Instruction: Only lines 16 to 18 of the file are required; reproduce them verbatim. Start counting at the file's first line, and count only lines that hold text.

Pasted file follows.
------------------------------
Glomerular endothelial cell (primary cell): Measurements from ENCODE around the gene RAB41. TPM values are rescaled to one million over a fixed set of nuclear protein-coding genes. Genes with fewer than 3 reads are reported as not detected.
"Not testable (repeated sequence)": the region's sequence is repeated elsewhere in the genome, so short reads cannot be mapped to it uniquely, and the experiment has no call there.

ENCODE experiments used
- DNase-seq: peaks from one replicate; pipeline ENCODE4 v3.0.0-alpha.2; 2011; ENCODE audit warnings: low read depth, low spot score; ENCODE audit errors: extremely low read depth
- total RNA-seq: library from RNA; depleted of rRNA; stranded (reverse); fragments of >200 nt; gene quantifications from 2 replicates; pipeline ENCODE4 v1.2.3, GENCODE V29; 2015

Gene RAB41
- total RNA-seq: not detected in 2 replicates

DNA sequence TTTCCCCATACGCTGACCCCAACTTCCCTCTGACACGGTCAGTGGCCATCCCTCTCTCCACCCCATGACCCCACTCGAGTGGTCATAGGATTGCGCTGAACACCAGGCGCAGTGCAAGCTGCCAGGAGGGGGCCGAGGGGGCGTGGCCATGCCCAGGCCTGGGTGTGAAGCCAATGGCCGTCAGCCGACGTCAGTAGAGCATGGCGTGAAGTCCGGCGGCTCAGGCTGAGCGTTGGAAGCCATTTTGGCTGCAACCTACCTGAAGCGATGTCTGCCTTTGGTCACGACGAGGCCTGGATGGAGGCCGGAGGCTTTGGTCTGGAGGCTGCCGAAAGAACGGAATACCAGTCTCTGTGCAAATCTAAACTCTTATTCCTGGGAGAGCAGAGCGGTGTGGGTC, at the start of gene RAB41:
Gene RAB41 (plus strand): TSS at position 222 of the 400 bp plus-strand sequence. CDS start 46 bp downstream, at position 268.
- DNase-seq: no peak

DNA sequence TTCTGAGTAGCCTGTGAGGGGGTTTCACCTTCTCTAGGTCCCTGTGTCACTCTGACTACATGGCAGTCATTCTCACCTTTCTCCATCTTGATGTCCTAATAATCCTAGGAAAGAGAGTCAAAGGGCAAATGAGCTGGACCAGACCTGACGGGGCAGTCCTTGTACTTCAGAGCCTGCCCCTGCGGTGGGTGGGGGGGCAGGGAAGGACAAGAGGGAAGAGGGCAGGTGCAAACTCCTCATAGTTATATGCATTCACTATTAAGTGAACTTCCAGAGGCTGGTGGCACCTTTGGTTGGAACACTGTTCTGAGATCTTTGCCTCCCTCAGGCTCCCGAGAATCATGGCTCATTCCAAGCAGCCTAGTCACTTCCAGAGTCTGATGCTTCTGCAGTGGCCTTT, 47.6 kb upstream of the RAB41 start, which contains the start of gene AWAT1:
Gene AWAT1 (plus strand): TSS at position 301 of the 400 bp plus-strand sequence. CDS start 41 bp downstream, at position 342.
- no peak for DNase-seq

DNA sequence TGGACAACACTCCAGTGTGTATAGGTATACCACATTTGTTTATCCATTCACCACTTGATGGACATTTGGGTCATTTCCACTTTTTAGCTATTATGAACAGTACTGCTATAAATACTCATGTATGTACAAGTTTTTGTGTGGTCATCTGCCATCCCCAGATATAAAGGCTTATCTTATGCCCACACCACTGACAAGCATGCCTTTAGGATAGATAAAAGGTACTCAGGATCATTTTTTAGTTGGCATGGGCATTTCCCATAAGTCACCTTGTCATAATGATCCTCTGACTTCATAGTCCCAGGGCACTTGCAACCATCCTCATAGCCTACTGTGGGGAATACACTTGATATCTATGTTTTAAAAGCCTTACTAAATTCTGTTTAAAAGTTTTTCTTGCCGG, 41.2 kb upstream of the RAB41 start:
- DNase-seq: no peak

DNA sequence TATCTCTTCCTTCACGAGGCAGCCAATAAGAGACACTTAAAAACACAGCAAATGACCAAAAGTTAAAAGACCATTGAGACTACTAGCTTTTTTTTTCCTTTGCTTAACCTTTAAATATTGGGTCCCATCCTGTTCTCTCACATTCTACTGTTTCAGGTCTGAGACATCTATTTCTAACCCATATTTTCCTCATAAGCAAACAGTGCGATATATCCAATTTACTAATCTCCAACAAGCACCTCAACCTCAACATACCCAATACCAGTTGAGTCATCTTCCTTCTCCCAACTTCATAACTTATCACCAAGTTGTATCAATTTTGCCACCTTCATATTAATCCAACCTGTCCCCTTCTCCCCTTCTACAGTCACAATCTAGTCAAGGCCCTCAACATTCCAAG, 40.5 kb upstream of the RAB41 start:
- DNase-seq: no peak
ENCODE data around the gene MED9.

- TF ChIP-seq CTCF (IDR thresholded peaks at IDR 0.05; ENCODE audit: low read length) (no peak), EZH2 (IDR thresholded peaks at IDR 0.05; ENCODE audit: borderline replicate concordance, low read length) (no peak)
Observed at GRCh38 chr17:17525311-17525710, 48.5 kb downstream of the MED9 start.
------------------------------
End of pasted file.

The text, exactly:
DNA sequence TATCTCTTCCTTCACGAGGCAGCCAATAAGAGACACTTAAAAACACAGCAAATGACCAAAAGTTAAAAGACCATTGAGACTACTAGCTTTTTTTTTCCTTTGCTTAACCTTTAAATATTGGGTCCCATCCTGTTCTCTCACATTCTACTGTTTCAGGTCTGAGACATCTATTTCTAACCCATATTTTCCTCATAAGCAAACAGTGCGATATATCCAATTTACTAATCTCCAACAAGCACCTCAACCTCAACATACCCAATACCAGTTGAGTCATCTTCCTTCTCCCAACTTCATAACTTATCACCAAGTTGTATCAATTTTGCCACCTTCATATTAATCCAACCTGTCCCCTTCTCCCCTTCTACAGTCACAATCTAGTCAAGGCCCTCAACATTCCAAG, 40.5 kb upstream of the RAB41 start:
- DNase-seq: no peak
ENCODE data around the gene MED9.